Highlight recovery issues

NormanPCN Posts: 4,388 Expert

I think the highlight recovery is below par. At least with tough cases. I have comparisons against On1 and Affinity.

Here is a RawDigger 1.4.2 screenshot. It shows the channel saturation/clipping areas. Light red is one color. In this case the two green channels/planes. Duh. The red hatch areas are two color saturation. The blue channel is the second to saturate. Again duh. If you look closely, there is a tiny area with three color saturation and of course nothing can ever be done with that other than an overall level math to surroundings.

The reason for this screenshot is to just show the areas of two channel saturation since that visually identifies the areas that Imerge has issues with.

This is a very old photo, but it stays in my test case folder since it is harsh. It's an, I was there photo, from a 6000 mile motorcycle tour. This in the Canadian rockies looking at a sliver of glacial ice.

Here is the test photo (8MB, Canon 20D CR2)


Imerge has an issue with the tint of the recovered areas and probably in level as well (maybe still to high). Imerge also has some issues with a tendency to burnt edges of the clouds to the blue sky.

Recovery is set to -65. Around and beyond 70 everything just gets dulled and the burnt edges get worse. With On1 going beyond 70 also as issues for them with burnt edges. Affinity kinda just dulls everything beyond 65-70.

On a side note. It seems that in Imerge the Contrast slider of the Exposure effect does not respect what the highlight slider is trying to do (when highlights is seriously negative). Raise the contrast and the highlight detail disappears. For this test case it seems to clean up the cast as well. Slight side effect.

I believe the contrast effect of pushing highs up and shadows down should suppress the highs push up with a serious highlight pull down. Or suppress more if Imerge is already suppressing some. This is what I see happen in Affinity. In On1 in general their develop contrast slider hardly ever affects highs. It is heavily biased towards the bottom end in all cases. Anyway a simple s-curve in Imerge works fine relative to the exposure contrast slider and needs no special suppression to "protect" the recovered highs. I'm not sure what contrast is attempting to do.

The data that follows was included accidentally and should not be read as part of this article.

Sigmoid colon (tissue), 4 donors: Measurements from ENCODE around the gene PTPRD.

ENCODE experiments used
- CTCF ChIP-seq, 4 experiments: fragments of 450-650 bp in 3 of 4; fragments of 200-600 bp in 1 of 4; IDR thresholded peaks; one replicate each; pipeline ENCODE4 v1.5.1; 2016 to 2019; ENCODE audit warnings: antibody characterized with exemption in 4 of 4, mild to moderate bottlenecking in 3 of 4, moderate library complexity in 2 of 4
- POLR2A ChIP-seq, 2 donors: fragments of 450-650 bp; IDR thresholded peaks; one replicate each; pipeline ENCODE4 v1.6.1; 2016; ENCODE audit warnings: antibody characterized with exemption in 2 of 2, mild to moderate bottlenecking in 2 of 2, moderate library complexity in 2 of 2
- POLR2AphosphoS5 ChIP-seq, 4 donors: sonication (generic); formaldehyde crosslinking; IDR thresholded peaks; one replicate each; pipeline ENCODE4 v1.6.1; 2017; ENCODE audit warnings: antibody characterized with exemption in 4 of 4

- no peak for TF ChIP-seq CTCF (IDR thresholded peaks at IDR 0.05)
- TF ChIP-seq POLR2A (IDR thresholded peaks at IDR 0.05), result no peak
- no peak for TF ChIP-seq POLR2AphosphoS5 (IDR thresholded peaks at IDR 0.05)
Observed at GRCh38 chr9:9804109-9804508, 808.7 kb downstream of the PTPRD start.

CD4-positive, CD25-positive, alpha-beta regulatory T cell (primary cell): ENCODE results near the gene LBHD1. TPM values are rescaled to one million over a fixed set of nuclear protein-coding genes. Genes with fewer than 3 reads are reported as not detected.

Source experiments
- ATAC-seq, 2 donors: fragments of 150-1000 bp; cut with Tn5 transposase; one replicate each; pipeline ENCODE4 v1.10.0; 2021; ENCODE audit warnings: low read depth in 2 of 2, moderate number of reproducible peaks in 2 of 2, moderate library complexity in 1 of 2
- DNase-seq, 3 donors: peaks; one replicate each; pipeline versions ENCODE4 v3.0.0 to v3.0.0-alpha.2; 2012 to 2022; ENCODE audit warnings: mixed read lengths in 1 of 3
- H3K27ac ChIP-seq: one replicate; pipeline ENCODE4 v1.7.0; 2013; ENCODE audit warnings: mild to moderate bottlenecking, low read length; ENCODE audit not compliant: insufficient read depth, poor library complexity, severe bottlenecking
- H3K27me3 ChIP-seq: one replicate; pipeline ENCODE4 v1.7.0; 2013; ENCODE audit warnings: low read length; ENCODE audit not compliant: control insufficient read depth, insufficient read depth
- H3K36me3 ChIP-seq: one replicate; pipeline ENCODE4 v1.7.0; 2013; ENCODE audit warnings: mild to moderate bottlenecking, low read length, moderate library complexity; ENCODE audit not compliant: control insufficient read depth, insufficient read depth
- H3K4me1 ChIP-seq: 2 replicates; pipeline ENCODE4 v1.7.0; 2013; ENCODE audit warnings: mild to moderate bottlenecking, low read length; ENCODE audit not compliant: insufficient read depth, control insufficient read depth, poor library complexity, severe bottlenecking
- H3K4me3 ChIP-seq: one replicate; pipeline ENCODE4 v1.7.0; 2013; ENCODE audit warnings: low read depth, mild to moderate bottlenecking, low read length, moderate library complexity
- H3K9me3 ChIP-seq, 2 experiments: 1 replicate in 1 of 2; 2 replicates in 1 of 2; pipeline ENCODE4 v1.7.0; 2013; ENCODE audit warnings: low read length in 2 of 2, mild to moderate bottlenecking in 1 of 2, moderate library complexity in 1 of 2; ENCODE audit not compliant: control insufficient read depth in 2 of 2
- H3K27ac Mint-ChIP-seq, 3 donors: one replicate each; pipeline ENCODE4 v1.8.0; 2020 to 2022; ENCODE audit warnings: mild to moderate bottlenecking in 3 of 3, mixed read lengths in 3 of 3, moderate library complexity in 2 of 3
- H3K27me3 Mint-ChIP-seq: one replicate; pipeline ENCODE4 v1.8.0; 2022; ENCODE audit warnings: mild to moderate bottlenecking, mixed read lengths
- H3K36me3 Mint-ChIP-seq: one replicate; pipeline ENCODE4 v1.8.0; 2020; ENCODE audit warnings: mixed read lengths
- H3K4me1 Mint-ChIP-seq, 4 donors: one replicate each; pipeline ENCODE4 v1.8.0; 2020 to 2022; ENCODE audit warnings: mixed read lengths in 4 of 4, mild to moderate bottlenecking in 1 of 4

What follows are 100% screen shot samples of each tested app. Raw is app default except for highlights pulled down.

Here is Imerge.

Here is Affinity. (Tone curve turned off)

Here is On1 2020. Much brighter. On1 is likely stretching the levels, balancing the histogram in some manner. Their default conversion is often quite adaptive to a photo. Nothing I can do about that. Still a good a result and frankly a manual edit is going to do things being done by them under the covers.

Here is Imerge using the tone map effect before doing highlight recovery in exposure. I tried this just for giggles. It turns out to be interesting interesting. The cast is gone and the burnt edges tendency seems suppressed. Of course the tone map changes all tones so if one were to do a final edit the actual setting would be dramatically different. You could probably still get a result. There is an overall color cast added from the tone map effect. This overall cast from TM might be a general thing. I've seen it in an HDR test case but I need to look at that further.